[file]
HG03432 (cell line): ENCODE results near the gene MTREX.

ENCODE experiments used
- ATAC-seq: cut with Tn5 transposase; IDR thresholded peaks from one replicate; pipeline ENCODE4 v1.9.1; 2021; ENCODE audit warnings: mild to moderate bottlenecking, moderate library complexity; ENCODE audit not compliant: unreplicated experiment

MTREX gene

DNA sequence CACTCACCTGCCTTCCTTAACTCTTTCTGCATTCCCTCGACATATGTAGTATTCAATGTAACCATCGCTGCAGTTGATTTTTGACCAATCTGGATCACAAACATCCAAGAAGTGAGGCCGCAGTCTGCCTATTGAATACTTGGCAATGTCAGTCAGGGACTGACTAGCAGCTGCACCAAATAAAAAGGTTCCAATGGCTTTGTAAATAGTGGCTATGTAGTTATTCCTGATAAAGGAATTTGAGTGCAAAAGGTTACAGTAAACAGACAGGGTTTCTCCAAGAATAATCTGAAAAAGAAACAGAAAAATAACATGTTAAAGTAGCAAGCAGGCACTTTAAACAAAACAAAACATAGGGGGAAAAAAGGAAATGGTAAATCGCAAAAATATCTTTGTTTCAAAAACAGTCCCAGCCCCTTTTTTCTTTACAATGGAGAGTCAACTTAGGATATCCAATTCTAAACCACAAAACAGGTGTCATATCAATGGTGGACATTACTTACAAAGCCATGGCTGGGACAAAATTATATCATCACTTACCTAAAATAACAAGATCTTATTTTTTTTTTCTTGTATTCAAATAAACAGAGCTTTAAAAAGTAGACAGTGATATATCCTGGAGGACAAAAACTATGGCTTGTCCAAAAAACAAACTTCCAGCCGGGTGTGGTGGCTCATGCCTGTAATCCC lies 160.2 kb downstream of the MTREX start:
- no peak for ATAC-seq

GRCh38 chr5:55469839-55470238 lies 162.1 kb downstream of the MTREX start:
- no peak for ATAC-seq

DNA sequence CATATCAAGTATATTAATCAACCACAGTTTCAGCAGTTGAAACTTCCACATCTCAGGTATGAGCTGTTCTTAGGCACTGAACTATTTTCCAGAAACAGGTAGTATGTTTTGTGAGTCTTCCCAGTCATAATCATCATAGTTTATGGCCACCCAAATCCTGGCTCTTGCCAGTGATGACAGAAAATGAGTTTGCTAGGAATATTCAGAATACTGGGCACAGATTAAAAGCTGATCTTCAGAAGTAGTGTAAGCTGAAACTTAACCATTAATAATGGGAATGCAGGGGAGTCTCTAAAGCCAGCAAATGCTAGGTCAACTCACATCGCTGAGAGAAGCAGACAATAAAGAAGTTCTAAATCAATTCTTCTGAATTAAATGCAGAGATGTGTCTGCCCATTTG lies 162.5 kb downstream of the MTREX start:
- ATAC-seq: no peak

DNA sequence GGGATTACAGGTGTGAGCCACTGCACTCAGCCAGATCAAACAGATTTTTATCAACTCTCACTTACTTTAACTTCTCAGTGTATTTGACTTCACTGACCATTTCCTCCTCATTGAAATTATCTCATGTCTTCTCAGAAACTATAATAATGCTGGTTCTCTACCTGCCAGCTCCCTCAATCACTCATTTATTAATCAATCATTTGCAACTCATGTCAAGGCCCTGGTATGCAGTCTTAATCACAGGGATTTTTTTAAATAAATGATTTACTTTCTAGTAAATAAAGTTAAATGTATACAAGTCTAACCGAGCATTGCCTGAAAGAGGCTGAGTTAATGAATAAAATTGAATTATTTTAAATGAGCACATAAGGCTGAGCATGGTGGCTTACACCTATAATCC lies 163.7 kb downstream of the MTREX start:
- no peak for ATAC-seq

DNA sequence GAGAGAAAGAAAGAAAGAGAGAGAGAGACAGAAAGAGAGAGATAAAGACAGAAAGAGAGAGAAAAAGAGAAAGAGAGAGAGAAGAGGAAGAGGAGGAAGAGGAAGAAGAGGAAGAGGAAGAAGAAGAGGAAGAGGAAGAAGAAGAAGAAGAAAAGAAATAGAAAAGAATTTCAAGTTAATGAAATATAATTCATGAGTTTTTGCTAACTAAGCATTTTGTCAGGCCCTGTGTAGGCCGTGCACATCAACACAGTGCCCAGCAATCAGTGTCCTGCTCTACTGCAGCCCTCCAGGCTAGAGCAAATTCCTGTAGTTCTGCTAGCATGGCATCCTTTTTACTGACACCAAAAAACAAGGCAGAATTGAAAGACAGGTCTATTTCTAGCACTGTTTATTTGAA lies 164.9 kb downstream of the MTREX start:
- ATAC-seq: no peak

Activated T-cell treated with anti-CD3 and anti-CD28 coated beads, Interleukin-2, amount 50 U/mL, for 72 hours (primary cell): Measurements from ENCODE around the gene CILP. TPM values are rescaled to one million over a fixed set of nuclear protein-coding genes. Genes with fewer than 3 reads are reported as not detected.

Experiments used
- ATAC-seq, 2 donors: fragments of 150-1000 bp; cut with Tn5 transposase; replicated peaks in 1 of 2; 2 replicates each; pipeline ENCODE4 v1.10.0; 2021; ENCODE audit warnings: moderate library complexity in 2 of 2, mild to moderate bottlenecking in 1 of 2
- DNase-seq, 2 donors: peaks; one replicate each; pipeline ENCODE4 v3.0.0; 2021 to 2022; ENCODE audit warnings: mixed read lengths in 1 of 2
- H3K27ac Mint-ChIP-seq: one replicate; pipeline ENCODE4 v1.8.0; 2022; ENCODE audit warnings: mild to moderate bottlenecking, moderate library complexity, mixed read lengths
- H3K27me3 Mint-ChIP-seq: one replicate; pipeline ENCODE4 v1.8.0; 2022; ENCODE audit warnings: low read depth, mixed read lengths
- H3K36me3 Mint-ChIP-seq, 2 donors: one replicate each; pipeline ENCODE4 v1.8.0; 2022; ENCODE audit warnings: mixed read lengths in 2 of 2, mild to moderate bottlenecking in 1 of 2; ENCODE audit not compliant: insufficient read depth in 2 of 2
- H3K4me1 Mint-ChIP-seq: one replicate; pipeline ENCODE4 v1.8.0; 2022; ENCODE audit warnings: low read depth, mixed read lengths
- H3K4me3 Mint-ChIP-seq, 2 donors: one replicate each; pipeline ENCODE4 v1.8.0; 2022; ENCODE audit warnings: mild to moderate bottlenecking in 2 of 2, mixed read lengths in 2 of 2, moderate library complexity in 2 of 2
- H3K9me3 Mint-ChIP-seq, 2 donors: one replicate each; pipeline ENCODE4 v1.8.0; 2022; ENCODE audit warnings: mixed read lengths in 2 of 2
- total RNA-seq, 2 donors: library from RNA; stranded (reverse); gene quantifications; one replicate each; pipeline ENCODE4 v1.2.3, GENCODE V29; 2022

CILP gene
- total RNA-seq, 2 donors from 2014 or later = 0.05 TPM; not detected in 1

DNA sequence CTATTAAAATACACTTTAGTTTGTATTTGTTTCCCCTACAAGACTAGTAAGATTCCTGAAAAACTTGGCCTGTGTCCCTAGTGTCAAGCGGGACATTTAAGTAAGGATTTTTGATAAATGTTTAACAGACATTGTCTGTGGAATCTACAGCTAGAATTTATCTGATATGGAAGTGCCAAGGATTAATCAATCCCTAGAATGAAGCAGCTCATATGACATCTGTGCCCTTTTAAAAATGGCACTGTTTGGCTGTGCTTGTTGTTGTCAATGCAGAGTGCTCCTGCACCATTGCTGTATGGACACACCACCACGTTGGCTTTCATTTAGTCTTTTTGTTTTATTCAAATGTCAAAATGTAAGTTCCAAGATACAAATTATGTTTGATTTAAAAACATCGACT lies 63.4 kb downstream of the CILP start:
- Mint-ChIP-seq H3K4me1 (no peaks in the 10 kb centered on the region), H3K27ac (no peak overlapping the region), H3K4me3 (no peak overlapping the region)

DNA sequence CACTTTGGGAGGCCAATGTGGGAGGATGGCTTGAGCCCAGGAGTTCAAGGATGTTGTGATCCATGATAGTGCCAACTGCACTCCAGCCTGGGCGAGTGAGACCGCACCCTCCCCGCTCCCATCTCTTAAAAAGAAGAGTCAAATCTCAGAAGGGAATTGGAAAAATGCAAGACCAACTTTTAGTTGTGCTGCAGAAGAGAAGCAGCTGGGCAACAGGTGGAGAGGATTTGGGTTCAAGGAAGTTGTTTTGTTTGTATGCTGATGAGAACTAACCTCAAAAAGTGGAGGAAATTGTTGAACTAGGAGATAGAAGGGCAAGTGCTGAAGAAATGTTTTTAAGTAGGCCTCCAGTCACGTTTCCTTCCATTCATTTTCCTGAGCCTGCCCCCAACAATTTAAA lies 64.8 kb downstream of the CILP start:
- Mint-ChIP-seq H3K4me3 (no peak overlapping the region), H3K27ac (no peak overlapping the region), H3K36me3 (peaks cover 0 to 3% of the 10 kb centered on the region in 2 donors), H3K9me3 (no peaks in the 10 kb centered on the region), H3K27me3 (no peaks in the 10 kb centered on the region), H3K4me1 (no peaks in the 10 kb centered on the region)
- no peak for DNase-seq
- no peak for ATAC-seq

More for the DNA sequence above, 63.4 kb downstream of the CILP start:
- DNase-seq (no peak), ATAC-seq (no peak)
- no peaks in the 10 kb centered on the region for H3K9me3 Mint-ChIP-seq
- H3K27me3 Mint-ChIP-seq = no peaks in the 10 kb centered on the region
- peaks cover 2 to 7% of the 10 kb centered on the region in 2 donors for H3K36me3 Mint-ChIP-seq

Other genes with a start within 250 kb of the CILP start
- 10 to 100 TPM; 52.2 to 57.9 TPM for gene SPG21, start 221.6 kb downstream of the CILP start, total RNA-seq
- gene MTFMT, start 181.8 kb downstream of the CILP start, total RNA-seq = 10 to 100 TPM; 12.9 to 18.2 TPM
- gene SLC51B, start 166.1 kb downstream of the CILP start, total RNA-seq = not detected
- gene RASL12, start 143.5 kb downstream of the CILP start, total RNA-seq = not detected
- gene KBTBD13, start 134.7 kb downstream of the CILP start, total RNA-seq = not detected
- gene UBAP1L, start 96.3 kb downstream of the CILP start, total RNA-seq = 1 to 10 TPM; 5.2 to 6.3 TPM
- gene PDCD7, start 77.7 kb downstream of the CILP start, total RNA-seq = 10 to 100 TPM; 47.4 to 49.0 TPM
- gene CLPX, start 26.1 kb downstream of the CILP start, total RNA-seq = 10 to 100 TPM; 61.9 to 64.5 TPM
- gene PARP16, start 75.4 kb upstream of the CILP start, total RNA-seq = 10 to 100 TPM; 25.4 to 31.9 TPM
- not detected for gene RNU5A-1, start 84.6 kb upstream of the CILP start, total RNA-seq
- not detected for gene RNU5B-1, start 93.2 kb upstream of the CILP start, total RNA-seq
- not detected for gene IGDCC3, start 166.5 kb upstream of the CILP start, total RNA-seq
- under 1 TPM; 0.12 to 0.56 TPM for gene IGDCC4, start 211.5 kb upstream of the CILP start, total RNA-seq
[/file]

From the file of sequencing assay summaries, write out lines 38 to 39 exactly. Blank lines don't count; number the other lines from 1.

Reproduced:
- peaks cover 2 to 7% of the 10 kb centered on the region in 2 donors for H3K36me3 Mint-ChIP-seq

Other genes with a start within 250 kb of the CILP start